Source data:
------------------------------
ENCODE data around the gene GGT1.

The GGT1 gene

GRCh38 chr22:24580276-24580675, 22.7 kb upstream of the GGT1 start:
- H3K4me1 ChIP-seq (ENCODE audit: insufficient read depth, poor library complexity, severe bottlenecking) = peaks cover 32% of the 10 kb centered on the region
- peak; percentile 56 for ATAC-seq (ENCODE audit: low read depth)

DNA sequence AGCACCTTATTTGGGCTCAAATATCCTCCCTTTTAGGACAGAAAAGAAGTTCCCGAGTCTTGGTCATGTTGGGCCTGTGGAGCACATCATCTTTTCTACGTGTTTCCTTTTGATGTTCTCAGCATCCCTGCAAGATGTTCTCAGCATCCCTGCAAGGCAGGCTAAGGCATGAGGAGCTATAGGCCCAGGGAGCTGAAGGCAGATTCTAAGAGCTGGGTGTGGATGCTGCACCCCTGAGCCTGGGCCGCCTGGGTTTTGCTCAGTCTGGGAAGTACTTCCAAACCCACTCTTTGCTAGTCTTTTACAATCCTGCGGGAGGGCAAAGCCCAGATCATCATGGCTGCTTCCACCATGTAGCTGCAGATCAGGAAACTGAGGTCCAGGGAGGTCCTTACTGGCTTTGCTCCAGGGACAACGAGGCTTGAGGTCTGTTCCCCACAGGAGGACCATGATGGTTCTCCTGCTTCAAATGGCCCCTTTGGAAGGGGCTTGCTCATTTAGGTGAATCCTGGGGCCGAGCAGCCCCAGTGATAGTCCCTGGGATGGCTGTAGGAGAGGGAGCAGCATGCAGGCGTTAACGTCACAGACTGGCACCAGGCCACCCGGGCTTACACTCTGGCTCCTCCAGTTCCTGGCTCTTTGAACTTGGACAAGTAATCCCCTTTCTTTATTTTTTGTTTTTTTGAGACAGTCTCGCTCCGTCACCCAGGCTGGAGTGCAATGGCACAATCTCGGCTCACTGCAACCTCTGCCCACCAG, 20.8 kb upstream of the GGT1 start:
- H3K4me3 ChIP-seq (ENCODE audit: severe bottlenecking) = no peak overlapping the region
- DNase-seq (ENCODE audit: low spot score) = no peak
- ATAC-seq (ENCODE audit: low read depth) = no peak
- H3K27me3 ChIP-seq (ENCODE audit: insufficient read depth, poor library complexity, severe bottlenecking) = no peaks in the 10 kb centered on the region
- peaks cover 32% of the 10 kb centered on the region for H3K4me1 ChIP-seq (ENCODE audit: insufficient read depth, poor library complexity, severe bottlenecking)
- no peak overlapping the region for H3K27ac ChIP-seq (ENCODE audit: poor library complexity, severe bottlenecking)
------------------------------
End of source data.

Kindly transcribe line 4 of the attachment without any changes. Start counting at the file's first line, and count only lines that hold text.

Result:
- H3K4me1 ChIP-seq (ENCODE audit: insufficient read depth, poor library complexity, severe bottlenecking) = peaks cover 32% of the 10 kb centered on the region